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The European Central Bank (ECB) is expected to come "out in force" in response to Eurozone inflation data that has reached double digits, however this will offer scant support to Euro exchange rates say analysts.
Eurozone CPI inflation surprised by coming in at 10% year-on-year in September, ahead of expectations for 9.7% and representing an increase on August's 9.1%.
Eurostat said the rise was driven by a 1.2% month-on-month rise, doubling the 0.6% gain of August.
Gas price rises are the main culprit, with the Netherland's recording a scarcely believable increase in 17.1% for September.
Price pressures are however seen growing across the board, and not just in energy, leading the market to price a more robust response at the ECB this October.
"Such a figure should bring the European Central Bank out in force and cement expectations for a 75bp hike on 27 October," says Chris Turner, analyst at ING Bank.
The Euro was nevertheless unsupported by the data, losing ground to both the Pound and Dollar on Friday.
The non-reaction confirms interest rate hike expectations are not having the effect on Euro exchange rates as has been the case in the past.
"Short-term interest rate differentials have had little bearing on EUR/USD pricing recently. And the bounce in EUR/USD over the last 24/48 hours may well be a function of the recovery in sterling," says Turner.
The Euro to Dollar exchange rate is down half a percent on the day at 0.9783 while the Euro to Pound exchange rate is marginally lower at 0.8793.
"0.9850/0.9870 may prove intra-day resistance for EUR/USD - but high volatility and tighter liquidity mean that we're in a noisier period for FX. Ultimately, however, we think the pressure remains for EUR/USD to break below 0.95 later in the year," says Turner.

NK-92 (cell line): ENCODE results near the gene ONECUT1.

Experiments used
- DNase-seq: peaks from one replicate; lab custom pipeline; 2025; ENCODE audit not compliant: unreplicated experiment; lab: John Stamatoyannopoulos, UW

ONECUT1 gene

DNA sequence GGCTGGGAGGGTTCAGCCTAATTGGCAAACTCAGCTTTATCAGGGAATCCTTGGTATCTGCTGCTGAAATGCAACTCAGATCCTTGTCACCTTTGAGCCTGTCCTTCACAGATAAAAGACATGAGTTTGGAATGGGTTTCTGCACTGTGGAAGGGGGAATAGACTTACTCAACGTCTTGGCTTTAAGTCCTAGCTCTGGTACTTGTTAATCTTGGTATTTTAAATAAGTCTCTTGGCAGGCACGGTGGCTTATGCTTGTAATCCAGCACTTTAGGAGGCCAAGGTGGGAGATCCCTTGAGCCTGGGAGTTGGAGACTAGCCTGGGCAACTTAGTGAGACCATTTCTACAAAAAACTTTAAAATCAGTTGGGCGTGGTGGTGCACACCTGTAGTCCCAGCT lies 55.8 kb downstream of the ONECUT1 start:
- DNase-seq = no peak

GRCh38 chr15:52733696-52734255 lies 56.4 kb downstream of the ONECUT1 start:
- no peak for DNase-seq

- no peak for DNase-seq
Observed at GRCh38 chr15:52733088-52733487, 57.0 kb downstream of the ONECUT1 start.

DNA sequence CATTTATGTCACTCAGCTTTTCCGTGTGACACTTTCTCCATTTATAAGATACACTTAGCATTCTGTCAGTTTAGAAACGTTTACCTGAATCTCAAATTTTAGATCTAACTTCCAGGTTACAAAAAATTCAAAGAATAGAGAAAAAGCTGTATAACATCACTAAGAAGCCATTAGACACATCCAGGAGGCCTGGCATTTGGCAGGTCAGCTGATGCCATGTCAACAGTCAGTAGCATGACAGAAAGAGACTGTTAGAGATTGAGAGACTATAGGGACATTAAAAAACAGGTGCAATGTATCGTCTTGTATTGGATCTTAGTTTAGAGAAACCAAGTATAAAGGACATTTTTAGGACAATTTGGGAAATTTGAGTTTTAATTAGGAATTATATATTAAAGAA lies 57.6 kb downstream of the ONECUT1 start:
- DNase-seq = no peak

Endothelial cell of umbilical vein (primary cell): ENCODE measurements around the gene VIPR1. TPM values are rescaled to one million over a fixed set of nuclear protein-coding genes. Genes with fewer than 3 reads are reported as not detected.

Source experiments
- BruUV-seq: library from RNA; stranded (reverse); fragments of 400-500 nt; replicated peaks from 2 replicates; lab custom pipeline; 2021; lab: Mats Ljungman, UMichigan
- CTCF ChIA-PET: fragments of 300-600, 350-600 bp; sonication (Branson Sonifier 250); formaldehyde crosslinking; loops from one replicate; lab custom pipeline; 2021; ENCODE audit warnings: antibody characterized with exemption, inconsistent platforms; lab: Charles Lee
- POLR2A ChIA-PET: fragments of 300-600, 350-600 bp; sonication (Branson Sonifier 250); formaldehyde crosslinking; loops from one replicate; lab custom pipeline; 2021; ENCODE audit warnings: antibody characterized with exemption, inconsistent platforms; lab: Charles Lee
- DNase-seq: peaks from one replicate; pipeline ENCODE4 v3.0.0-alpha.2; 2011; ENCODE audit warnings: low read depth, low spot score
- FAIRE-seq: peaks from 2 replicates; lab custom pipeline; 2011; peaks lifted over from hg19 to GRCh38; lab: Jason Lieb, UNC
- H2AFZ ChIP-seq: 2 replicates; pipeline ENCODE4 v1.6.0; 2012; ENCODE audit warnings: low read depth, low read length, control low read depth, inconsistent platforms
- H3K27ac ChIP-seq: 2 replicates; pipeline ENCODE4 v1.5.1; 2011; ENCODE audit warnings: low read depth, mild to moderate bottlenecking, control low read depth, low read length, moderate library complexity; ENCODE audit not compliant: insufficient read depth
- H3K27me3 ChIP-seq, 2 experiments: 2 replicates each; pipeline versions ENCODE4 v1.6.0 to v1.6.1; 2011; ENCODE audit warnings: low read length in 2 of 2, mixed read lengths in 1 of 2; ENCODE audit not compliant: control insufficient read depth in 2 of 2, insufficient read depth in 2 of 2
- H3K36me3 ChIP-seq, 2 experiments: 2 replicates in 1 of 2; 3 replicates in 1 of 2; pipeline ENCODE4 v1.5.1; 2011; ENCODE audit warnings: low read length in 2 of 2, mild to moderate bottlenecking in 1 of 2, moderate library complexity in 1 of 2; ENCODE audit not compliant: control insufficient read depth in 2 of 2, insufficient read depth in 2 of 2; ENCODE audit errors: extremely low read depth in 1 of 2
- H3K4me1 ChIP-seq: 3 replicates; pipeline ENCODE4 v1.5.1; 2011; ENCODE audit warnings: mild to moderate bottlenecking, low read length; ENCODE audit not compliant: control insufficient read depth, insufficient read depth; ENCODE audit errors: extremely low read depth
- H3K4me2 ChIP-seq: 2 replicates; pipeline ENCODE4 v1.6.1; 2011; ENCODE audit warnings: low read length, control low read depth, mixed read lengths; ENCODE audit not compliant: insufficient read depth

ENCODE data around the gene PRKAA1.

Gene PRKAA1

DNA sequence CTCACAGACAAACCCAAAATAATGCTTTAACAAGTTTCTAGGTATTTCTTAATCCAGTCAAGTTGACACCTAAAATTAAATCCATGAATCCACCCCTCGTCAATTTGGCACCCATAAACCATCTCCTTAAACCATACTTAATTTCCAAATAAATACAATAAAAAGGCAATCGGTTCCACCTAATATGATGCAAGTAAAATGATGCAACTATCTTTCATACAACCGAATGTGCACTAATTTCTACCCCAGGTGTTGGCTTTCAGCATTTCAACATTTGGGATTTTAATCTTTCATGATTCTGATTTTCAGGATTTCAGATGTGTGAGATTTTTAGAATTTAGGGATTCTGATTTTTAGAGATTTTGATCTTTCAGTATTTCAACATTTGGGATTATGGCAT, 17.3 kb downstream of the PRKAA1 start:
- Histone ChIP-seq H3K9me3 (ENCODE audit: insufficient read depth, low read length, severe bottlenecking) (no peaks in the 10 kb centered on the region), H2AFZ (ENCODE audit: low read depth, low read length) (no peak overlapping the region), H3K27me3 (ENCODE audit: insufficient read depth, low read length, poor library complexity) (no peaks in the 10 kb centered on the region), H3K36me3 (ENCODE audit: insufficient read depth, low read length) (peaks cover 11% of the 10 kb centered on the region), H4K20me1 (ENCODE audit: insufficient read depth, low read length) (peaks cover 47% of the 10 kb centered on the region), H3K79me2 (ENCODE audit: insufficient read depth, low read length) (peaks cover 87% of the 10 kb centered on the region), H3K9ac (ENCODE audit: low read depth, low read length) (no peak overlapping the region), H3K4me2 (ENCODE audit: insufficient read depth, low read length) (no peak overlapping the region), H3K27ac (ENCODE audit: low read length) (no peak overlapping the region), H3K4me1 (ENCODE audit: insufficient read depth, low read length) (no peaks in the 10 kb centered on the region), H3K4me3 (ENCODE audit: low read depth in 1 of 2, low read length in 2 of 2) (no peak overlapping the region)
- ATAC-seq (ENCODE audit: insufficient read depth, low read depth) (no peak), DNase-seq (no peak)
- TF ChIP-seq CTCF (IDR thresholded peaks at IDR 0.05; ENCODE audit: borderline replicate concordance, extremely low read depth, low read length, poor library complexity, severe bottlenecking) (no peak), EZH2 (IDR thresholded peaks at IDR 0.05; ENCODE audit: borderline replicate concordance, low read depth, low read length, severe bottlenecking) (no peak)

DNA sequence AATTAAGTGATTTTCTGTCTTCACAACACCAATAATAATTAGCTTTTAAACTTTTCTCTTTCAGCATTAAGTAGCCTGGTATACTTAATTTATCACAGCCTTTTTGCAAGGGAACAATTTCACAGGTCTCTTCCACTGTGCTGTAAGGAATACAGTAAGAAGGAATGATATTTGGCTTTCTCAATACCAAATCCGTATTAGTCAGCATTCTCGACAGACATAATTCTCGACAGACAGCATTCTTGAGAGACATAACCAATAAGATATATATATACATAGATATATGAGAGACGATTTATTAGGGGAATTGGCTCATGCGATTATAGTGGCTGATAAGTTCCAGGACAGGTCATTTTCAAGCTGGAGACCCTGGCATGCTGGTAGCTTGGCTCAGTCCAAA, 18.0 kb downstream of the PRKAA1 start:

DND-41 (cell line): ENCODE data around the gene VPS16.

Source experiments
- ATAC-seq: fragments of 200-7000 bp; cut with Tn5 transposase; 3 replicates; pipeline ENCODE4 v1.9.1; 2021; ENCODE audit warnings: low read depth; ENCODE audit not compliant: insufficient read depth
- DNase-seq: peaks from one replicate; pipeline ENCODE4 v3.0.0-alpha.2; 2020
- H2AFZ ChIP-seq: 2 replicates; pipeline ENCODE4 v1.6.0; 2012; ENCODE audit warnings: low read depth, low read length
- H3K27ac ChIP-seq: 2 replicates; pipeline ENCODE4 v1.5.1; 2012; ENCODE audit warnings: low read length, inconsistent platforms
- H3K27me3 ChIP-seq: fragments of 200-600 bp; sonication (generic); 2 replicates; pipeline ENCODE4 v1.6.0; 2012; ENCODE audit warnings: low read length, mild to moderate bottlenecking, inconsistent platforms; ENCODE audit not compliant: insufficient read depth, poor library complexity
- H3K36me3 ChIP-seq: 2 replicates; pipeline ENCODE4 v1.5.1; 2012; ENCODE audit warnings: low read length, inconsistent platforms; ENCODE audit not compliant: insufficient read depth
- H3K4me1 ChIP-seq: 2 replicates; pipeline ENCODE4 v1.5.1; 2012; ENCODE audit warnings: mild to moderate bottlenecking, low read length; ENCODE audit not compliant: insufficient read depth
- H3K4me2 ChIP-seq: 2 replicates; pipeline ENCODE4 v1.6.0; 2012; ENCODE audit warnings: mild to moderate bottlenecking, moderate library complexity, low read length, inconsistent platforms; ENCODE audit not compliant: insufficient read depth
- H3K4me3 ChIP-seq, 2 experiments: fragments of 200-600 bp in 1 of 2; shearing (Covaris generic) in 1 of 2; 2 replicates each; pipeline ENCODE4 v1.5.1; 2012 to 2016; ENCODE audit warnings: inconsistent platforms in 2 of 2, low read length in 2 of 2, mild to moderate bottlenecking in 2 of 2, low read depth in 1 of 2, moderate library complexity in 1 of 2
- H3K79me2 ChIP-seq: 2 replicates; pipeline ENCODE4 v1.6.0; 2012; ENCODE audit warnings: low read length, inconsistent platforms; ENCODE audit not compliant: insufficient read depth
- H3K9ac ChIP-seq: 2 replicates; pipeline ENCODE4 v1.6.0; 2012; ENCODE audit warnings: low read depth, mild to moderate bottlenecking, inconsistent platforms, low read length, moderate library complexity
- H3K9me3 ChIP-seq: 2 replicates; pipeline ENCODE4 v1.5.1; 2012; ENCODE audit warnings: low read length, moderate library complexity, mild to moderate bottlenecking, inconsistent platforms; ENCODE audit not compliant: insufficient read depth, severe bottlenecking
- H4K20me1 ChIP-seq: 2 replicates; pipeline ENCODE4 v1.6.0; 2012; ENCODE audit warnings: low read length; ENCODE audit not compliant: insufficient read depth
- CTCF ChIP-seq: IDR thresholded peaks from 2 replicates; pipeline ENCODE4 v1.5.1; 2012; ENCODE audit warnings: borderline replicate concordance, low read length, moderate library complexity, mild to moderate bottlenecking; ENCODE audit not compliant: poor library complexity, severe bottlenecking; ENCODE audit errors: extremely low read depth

Asmara Jamaleh, an economist at Italian lender Intesa Sanpaolo says an acceleration of the ECB rate hike path - in reaction to the inflation data - "should not be enough – alone – to shield (the euro) from renewed weakness,"
Energy prices rose 40.8% in September and accounted for the majority of the Eurozone inflationary push.
Food prices were also notable following a 11.8% increase.
Prices for consumer durables were up 5.6%, reflecting the rise in core CPI from 4.3% in August to 4.8% in September.
"This will be closely monitored by the ECB in particular, as the price trend continues to broaden," says Ulrike Kastens, Europe Economist at DWS Group.
Leading indicators such as producer prices and surveys on price developments signal that an end is not yet in sight, she says.
Nevertheless, inflation could peak in the coming months, according to DWS, and the planned German gas brake is likely to contribute to this.
"However, a continued failure to meet the inflation target is still to be expected. Only a normalization of monetary policy is therefore not enough in this environment," adds Kastens.